Similar meetings may lie ahead for Lanesborough, home to the Berkshire Mall, as the town and the Baker Hill Road District face the prospect of losing nearly $1 million a year in mall tax revenue. It hasn't been easy money for years, since Kohan arrived. The mall has faced a 1 p.m. deadline Wednesday to pay around half a million dollars to the Baker Hill Road District, which has legal authority over the site; the town itself is owed more. In all, Kohan's company has been $921,824.25 in arrears for this fiscal year.

Northwood put the "what next?" question to residents three times. The last meeting was April 9.

"Why we're here?" that night's second slide said. [Or is that "asked"?]

Answer: To redevelop the former Woodville Mall, the region's first enclosed shopping center when it opened in 1969, but now an empty 120-acre plain of pavement, rusted rebar, grass and weeds.

"Great location," the slide said. That seemed a natural bullet point for this hometown crowd. The property sits on the city's busiest commercial route, southwest of downtown Toledo, albeit in a region suffering a steady manufacturing decline.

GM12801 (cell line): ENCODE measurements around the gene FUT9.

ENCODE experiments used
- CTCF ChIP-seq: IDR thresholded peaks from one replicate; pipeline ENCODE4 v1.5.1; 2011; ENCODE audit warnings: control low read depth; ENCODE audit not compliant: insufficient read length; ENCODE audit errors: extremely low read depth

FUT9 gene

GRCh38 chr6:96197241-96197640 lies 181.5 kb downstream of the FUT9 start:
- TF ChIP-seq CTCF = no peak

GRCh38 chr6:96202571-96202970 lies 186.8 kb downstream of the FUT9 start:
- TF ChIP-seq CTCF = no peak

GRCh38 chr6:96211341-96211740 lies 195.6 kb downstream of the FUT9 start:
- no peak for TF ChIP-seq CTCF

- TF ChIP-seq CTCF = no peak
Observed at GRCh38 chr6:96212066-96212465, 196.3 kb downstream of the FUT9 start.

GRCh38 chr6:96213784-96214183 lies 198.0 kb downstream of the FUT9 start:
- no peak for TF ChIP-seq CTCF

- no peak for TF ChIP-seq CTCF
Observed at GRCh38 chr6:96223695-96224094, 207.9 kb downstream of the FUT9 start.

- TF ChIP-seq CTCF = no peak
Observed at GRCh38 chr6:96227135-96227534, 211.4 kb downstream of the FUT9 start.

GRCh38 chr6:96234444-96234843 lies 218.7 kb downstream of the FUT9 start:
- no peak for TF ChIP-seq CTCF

The next point on the slide seemed to drop a stitch. "Excellent opportunity to implement planning initiatives." It was no doubt an excellent opportunity for Glenn Grisdale, a professional planner running the briefing.

But developers, I think it fair to observe, aren't excited by ideas for ideas' sake.

Taxpayers at earlier meetings, clicking away at a "visioning session," made that very point.

When asked whether they would support developing the property "in a manner best defined by the market," 65 percent said yes. But they weren't going to give it away, or lose their longtime connection. Even more of them, 76 percent, felt that whatever happened, a portion of the property should have a public purpose.

A photo shows a full house in the city's meeting room, which doubles as a courtroom. Instead of cellphones, people held those clickers — as big as phones but with actual buttons. The votes were nonbinding but probably satisfying. No one had asked for their opinions about the mall in years.